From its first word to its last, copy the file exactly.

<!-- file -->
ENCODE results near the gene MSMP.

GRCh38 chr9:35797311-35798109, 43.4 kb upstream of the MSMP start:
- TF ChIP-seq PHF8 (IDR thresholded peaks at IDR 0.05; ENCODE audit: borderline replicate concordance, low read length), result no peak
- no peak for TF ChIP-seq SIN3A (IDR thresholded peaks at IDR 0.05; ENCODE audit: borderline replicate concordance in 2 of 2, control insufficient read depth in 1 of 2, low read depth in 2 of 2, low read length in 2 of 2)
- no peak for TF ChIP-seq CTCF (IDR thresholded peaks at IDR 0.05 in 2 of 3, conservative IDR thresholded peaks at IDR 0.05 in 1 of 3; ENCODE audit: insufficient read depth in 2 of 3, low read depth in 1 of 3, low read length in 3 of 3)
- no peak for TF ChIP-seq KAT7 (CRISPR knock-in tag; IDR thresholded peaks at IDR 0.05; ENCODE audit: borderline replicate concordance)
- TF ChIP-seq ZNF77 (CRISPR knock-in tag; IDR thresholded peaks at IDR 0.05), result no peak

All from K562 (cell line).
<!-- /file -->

ENCODE results near the gene MSMP.

GRCh38 chr9:35797311-35798109, 43.4 kb upstream of the MSMP start:
- TF ChIP-seq PHF8 (IDR thresholded peaks at IDR 0.05; ENCODE audit: borderline replicate concordance, low read length), result no peak
- no peak for TF ChIP-seq SIN3A (IDR thresholded peaks at IDR 0.05; ENCODE audit: borderline replicate concordance in 2 of 2, control insufficient read depth in 1 of 2, low read depth in 2 of 2, low read length in 2 of 2)
- no peak for TF ChIP-seq CTCF (IDR thresholded peaks at IDR 0.05 in 2 of 3, conservative IDR thresholded peaks at IDR 0.05 in 1 of 3; ENCODE audit: insufficient read depth in 2 of 3, low read depth in 1 of 3, low read length in 3 of 3)
- no peak for TF ChIP-seq KAT7 (CRISPR knock-in tag; IDR thresholded peaks at IDR 0.05; ENCODE audit: borderline replicate concordance)
- TF ChIP-seq ZNF77 (CRISPR knock-in tag; IDR thresholded peaks at IDR 0.05), result no peak

All from K562 (cell line).